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Team USA lost grip of first place on the HSBC Sevens World Series over the weekend, finishing third in London. First place came down to the semifinal bout with Fiji, who defeated the Eagles 17-10 en route to the tournament title to usurp them in the standings by two points with one tournament left. Team USA bounced back with a comprehensive defeat of France in the bronze-medal match, taking home hardware from the seventh of nine tournaments so far this season.
The loss of pole position dims the spotlight of becoming the first men’s team to qualify for the Tokyo Olympics. That was the squad’s lone mission coming into the season, and they accomplished it on day one, beating Spain and Wales to open the tournament at 2-0 and qualify for the quarterfinals, assuring them enough points to clinch a top-four finish.
In the short term, that means the men, like the women, will get a bit of time off after the season. With the Pan-Am Games July 27-28 butting up closely to the start of the next World Series season followed quickly by the Olympics, not having to prepare and qualify through the regional tournament allows the team some well-earned time off. It was time they wished they’d had leading into Rio, as the team entered the tournament overcooked.
Long term, it means the USA won’t have to face Fiji in pool play in Tokyo. Fiji and New Zealand also qualified for Tokyo in London, and all South Africa has to do next week in Paris is show up. Those three teams, along with the Eagles, are guaranteed top-four seeds in Japan.
Exactly who slots in where is yet to be decided. Overall Olympic seeding will be determined by combined standings points from the 2018/2019 and 2019/2020 World Series. So, as it stands, the Eagles are in second in that race.
The World Series title is still well within reach. By beating France to win Bronze, the Eagles stay within two standings points of Fiji, meaning they control their own destiny. If the USA wins in Paris, they win the HSBC Sevens World Series. If they both make the quarterfinals as they have all season, the USA will need to either finish first in Paris or two spots ahead of Fiji to win it all.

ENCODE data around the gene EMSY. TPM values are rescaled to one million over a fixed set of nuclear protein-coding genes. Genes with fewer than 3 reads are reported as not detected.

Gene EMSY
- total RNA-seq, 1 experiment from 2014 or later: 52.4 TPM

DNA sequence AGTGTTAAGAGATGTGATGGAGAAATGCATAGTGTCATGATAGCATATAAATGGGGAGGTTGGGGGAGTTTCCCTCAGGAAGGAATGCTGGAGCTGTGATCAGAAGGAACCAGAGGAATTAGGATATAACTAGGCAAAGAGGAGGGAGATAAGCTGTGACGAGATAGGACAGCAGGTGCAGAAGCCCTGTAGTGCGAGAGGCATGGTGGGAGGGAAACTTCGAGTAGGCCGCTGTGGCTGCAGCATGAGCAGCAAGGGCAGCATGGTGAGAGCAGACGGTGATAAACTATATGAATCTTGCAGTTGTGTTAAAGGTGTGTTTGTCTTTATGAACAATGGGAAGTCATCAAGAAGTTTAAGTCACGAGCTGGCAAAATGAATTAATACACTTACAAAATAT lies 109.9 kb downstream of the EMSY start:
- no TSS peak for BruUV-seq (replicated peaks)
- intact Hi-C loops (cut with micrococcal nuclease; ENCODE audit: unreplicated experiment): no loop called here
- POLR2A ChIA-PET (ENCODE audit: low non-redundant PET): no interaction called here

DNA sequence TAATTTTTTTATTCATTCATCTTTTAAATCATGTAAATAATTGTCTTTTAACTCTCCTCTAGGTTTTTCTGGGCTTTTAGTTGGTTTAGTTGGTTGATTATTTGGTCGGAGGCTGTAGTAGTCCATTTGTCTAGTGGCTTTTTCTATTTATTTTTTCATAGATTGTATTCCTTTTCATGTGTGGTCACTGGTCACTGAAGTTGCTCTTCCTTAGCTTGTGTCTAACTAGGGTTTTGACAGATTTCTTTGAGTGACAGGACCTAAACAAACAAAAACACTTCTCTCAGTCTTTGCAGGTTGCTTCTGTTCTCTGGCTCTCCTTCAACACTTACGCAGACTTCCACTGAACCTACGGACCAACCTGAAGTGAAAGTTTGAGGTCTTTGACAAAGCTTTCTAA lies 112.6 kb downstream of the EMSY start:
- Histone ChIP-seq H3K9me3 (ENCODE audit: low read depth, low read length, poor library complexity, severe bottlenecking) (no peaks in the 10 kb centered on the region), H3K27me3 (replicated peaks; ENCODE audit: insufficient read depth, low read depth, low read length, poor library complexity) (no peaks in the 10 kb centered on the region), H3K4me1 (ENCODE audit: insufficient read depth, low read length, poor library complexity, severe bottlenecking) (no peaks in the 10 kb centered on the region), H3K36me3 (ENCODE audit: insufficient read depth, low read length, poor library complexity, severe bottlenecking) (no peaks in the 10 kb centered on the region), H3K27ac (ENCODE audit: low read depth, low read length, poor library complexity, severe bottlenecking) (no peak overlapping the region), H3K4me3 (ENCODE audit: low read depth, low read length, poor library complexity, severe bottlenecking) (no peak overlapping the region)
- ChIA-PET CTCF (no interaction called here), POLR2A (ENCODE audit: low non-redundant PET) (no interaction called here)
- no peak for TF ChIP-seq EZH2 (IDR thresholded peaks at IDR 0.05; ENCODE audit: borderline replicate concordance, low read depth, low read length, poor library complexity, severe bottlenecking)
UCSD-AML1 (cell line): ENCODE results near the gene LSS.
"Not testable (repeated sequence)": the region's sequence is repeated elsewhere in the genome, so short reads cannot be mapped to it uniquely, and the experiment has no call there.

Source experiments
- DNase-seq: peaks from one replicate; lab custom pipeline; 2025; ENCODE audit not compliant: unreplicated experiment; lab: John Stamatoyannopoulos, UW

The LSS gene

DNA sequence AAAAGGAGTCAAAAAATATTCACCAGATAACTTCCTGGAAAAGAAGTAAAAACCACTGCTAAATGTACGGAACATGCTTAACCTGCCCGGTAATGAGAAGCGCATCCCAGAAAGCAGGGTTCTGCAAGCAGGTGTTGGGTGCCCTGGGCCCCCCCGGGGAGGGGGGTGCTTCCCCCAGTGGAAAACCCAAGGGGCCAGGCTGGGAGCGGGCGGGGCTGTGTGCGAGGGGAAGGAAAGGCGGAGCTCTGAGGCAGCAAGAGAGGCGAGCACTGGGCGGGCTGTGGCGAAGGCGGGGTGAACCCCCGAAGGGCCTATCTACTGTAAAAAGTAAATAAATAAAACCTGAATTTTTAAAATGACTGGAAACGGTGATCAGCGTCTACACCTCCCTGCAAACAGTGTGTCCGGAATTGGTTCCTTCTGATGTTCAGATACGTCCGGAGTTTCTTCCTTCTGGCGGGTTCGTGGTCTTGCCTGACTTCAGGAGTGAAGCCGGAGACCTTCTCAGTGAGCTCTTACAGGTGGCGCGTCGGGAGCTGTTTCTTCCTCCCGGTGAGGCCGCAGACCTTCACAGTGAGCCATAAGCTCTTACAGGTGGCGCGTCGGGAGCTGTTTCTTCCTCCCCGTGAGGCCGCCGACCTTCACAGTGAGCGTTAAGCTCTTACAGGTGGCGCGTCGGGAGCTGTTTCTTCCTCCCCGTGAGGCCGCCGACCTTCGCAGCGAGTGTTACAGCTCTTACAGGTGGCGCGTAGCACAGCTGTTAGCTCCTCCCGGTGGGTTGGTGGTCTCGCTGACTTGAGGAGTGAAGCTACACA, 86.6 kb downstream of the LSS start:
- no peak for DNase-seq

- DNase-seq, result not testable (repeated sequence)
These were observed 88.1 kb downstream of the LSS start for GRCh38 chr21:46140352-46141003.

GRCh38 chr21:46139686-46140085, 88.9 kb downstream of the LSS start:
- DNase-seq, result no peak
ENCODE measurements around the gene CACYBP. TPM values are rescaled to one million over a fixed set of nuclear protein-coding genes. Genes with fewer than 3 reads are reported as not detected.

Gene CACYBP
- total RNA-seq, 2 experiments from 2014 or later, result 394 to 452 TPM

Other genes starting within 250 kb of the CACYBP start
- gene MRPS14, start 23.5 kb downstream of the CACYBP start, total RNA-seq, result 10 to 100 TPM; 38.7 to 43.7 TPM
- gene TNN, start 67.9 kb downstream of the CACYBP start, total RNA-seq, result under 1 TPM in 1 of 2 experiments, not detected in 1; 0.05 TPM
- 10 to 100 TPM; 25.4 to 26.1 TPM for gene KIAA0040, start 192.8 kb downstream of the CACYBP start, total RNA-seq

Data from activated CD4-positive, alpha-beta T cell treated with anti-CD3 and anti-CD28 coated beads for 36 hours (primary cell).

In Sunday’s semifinal, the top try scorer in the world, Carlin Isles, was unavailable, having suffered an injury in the quarterfinal win over Canada. Still, the Eagles struck first through Martin Iosefo, who caught a desperate assist from Perry Baker.
Fiji responded in short order with a converted try to take a 7-5 lead. It appeared the defending Olympic champs were about to stretch it with a score in the corner, but the chase from Baker was enough for the would-be scorer to step into touch as he dotted down, nullifying the grounding. The Eagles went into halftime down just a conversion, but momentum fully favored Fiji.
Team USA was never able to regain rhythm after that initial possession, partially due to their own self-inflicted handling errors and partially due to Fiji being allowed to crawl through the rucks on defense, causing multiple turnovers.
Fiji scored first in the second half, and Jerry Tuwai’s touchline conversion was barely missed, leaving the Eagles within a converted score at 12-5. The USA’s lone highlight in the second half was a long-distance individual effort from Kevon Williams, who stepped through a gap in the Fijian defense inside his own 22 and outpaced Jerry Tuwai for the try. The conversion was missed, leaving the Fijians up 12-10 before they added one more for good measure.
The Eagles have drawn Canada, Samoa and Spain in Pool C for Paris. If they make the quarterfinals, they wouldn’t see Fiji until the semifinal at the earliest. Stephen Tomasin was the lone Eagle named to the London Dream Team.